FCC Chairman Julius Genachowski addressed The Brookings Institution in DC yesterday and laid down the Commission's vision of the future of networking and telecommunications, and it's good stuff: Net neutrality is in, sleazy mobile phone company tricks are out.
This means they cannot block or degrade lawful traffic over their networks, or pick winners by favoring some content or applications over others in the connection to subscribers' homes. Nor can they disfavor an Internet service just because it competes with a similar service offered by that broadband provider. The Internet must continue to allow users to decide what content and applications succeed.
This principle will not prevent broadband providers from reasonably managing their networks. During periods of network congestion, for example, it may be appropriate for providers to ensure that very heavy users do not crowd out everyone else. And this principle will not constrain efforts to ensure a safe, secure, and spam-free Internet experience, or to enforce the law. It is vital that illegal conduct be curtailed on the Internet. As I said in my Senate confirmation hearing, open Internet principles apply only to lawful content, services and applications — not to activities like unlawful distribution of copyrighted works, which has serious economic consequences. The enforcement of copyright and other laws and the obligations of network openness can and must co-exist.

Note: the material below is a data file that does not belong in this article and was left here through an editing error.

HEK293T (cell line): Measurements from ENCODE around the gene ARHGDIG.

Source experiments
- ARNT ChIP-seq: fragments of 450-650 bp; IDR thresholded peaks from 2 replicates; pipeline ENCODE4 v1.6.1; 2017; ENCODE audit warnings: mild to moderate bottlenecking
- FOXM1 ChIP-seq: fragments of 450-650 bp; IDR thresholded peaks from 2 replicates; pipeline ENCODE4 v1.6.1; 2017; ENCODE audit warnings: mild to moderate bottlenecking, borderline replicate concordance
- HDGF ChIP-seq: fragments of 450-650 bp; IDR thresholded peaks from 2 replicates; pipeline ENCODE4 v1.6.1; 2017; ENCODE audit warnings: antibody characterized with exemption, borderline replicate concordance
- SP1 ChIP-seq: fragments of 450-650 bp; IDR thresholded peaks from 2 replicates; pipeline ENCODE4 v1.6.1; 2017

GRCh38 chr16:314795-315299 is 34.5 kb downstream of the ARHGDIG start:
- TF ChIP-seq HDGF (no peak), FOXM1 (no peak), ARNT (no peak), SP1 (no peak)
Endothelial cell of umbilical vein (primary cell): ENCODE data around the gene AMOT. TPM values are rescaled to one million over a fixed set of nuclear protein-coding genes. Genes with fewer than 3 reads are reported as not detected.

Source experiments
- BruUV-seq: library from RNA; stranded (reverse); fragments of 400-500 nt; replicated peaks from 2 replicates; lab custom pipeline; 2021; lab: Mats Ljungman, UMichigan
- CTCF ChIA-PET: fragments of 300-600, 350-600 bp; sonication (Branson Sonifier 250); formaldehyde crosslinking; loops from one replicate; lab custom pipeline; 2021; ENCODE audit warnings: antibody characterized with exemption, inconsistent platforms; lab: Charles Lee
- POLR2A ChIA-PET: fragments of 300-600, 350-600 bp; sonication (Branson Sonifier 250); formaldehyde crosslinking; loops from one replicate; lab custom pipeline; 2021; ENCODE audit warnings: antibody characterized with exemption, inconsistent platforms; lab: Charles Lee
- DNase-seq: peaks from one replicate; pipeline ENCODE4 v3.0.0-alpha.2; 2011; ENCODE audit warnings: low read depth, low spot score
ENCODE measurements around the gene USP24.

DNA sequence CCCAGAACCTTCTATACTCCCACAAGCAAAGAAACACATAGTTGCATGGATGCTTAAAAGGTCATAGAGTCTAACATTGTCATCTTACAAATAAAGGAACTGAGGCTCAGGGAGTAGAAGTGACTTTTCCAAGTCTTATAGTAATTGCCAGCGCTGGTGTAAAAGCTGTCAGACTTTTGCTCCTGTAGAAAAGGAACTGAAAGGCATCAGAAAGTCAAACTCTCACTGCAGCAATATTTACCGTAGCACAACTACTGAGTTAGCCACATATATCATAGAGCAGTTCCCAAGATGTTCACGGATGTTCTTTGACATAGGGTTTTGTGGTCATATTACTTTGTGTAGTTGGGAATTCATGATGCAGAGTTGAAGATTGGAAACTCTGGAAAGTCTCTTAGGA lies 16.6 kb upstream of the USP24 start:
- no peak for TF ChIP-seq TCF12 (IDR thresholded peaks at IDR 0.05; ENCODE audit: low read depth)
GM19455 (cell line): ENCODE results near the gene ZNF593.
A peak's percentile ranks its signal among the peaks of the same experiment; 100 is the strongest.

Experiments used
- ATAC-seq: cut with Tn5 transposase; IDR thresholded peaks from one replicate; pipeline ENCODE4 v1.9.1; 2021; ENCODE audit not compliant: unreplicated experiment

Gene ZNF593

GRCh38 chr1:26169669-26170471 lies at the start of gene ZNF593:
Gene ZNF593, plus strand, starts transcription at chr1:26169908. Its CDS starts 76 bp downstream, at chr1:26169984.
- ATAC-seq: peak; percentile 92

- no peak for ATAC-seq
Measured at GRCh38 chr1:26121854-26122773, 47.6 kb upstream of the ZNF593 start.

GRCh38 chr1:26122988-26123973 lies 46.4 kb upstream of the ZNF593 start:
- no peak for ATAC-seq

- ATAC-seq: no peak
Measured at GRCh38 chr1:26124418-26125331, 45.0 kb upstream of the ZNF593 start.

Uh-oh. Sounds like he's saying, "You can have a neutral net, but only if you agree to let ISPs and the entertainment industry spy on every click and every byte, and then degrade the connections of anything they don't like the look of."
Well, we knew that the entertainment industry had the Dems in their pocket. Clinton gave us the DMCA. But it's a start.
(Thanks to everyone who suggested this!)